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Managing Many-to-Many Relationships with PL/pgSQL

by David Wheeler
06/29/2006

A common pattern when managing the relationship between object-oriented applications and databases is the many-to-many relationship. Object-relational mappers usually manage these relationships as collections of objects, wherein one class has an accessor that returns a collection of related objects. For example, imagine that you're creating (yet another) blogging application. You want to associate your blog entries with tags. Tags can be used over and over again for different blog entries, and each blog entry can, of course, have more than one tag. In this scenario, the blog entry class might have a method that returns a collection of tag objects. (Whether the tag class has a method that returns a collection of blog entry objects is an implementation-specific issue that I'll just leave up to you.)

As an added twist, you might want an ordered relationship. That is to say, for a given blog entry, the order of the tags might be meaningful. Perhaps the first tag is the most important, and the last tag is the least important. The collection of tags is then an ordered set. To manage this relationship in a database, you typically create a join table to manage the relationship:

-- Create a table for blog entries.
CREATE TABLE entry (
  id      SERIAL PRIMARY KEY,
  title   TEXT,
  content TEXT
);

-- Create a table for tags.
CREATE TABLE tag (
  id   SERIAL PRIMARY KEY,
  name TEXT
);

-- Create a join table to collect tags for entries.
CREATE TABLE entry_coll_tag (
  entry_id  INTEGER REFERENCES entry(id)
                    ON UPDATE CASCADE
                    ON DELETE CASCADE,
  tag_id    INTEGER REFERENCES tag(id)
                    ON UPDATE CASCADE
                    ON DELETE CASCADE,
  tag_order SMALLINT,
  PRIMARY KEY (entry_id, tag_id)
);

-- Keep things orderly.
CREATE UNIQUE INDEX idx_entry_coll_tag_order
ON entry_coll_tag (entry_id, tag_order);

So far so good. Blog entries live in the entry table and tags in the tag table, and the entry_coll_tag table manages the one-to-many relationship. Note that in the entry_coll_tag table, the combination of entry_id and tag_id forms the primary key, as each entry can only be associated with a given tag only once, and vice versa. There is a unique index on entry_id and tag_order, so that a given blog entry has its tag associations ordered, but each order number can appear only once per blog entry. (Otherwise they wouldn't really be ordered, would they?)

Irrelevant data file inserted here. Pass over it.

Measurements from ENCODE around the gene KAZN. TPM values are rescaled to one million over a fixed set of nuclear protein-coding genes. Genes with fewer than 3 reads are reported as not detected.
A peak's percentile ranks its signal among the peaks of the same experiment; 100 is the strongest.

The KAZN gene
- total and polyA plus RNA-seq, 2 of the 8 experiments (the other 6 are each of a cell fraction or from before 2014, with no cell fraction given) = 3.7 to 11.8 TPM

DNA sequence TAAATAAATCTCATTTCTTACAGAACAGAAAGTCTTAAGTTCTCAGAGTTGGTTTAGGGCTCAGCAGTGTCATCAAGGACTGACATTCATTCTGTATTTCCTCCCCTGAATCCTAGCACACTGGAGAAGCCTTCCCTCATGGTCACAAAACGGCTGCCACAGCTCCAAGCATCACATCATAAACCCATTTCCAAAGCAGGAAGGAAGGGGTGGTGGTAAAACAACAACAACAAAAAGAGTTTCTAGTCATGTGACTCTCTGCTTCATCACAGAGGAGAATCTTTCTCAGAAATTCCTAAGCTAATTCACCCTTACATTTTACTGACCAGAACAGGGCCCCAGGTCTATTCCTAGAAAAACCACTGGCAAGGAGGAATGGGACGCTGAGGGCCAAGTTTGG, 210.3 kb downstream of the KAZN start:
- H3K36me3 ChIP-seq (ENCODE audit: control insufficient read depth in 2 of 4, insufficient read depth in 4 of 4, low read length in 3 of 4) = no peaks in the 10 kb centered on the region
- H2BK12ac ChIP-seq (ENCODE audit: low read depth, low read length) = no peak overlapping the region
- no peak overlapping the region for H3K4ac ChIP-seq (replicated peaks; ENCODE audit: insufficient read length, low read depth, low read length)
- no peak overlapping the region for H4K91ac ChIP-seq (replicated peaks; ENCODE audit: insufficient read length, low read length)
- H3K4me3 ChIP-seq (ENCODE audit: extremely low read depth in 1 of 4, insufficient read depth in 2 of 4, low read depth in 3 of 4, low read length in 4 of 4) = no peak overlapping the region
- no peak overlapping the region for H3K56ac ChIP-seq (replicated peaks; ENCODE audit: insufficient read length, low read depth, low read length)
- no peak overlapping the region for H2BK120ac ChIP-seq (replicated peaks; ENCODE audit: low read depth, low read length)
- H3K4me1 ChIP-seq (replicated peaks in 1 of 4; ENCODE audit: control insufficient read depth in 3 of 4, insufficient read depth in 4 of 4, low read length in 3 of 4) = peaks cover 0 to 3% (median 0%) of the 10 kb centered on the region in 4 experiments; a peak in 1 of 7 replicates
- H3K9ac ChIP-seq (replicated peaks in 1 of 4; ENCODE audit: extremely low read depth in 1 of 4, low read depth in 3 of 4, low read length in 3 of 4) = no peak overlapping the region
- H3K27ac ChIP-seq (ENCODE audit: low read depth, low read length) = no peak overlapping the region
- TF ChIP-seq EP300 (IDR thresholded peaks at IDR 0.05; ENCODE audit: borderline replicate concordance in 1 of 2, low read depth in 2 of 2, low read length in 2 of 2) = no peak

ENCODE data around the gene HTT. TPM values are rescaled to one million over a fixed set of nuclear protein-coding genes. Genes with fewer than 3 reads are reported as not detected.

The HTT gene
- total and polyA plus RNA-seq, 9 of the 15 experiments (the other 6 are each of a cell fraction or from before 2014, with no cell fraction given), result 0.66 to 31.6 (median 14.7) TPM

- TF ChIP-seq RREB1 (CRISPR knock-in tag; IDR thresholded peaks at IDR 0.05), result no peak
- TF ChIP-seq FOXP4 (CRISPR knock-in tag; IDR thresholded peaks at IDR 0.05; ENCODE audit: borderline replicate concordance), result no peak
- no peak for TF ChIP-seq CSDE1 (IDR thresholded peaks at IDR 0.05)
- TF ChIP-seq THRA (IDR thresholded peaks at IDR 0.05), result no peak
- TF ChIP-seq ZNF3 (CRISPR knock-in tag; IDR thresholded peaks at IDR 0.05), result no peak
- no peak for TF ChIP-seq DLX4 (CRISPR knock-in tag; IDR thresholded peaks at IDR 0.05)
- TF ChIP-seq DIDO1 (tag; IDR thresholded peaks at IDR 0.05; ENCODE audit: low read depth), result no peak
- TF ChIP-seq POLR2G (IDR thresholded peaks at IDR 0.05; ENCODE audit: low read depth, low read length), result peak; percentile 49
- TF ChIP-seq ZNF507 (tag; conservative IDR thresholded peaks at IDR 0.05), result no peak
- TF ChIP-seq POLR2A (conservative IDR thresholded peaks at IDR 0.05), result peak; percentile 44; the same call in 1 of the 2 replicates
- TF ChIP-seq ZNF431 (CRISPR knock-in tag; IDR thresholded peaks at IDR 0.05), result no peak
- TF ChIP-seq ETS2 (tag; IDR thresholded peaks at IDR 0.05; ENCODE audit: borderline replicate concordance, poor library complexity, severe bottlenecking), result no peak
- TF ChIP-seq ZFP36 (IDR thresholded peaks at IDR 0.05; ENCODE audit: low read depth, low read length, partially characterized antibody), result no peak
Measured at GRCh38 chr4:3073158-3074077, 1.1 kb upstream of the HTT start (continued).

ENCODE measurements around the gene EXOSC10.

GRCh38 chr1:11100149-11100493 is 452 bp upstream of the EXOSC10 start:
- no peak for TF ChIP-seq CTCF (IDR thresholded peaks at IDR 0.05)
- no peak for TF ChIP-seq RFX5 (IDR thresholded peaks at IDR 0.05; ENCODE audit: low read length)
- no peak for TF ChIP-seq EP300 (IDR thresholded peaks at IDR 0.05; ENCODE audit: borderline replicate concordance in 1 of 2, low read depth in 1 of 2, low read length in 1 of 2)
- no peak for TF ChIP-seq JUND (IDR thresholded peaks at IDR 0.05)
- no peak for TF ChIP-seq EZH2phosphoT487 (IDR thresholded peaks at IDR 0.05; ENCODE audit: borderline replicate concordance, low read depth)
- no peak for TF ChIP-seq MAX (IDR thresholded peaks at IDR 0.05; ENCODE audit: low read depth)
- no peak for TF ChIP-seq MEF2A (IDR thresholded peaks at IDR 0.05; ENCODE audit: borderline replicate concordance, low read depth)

To select all the tags in the collection for a given blog entry, execute a query like:

SELECT tag.id, tag.name
FROM   tag, entry_coll_tag
WHERE  tag.id = entry_coll_tag.tag_id
       AND entry_coll_tag.entry_id = ?
ORDER BY entry_coll_tag.tag_order;

To insert the data for a new blog entry, you might write in the entry class something like this pseudo-code (error handling elided for clarity):

# Use prepared statements.
insert = dbh.prepare('INSERT INTO entry (title, content) VALUES (?, ?)');
sel_id = dbh.prepare("SELECT CURRVAL('entry_id_seq')");

ins_coll = dbh.prepare('
    INSERT INTO entry_coll_tag (entry_id, tag_id, tag_order)
    VALUES (?, ?, ?)
');

# Do everything inside a transaction.
dbh.begin;

# Insert the new entry.
insert.execute(entry.title, entry.content);
sel_id.execute;
entry.id = sel_id.fetch;

# Associate the tags with the entry.
i = 0;
foreach tag in (tag_array) {
    ins_coll.execute(entry.id, tag.id, ++i);
}

# Make it so!
dbh.commit;

To reorder the associated tags for an existing blog entry, just execute the foreach loop with the new order. If you want to add new tags to an existing collection, it gets a bit more complicated:

# Transactions make us safer!
dbh.begin;

# Get the current highest value of tag_order.
max_ord = dbh.selectcol(
    'SELECT COALESCE(MAX(tag_order), 0) FROM entry_coll_tag WHERE entry_id = ?',
    entry.id
);

# Add the new tags to the entry.
i = 0;
foreach tag in (new_tag_array) {
    ins_coll.execute(entry.id, tag.id, max_ord + ++i);
}

dbh.commit;

Indeed, this is the approach taken by most object-relational mapping applications to manage ordered many-to-many relationships. However, there's a major problem with this approach: there is a race condition. What happens if two different processes are updating the collection of tags on the same blog entry at the same time? They might both grab the same value for the previous maximum value of the tag_order column, but one commit would fail. While it's good and proper to maintain the integrity of the data in this way, it's not a great idea to expose customers to an unexpected error screen indicating a constraint violation.

What's more, this code is slow. It makes a lot of calls to the database here. What if there were 100 tags associated with a blog entry? That's 100 calls for each insert into the join table. It also lengthens the duration of the transaction, increasing the likelihood of an error due to the race condition.

Wouldn't it be a lot cleaner if there were a way to tell the database to manage the collection associations? What if there were functions to call that eliminated the race condition and updated the collection relationships in a single database call?

Fortunately for PostgreSQL users, there is. You can move the collection relationship maintenance code out of the application layer and into database functions. In "Writing PostgreSQL Functions with PL/pgSQL," I introduced PL/pgSQL with some impractical examples. Now I want to get practical by using PL/pgSQL to solve this object-relational mapping problem.

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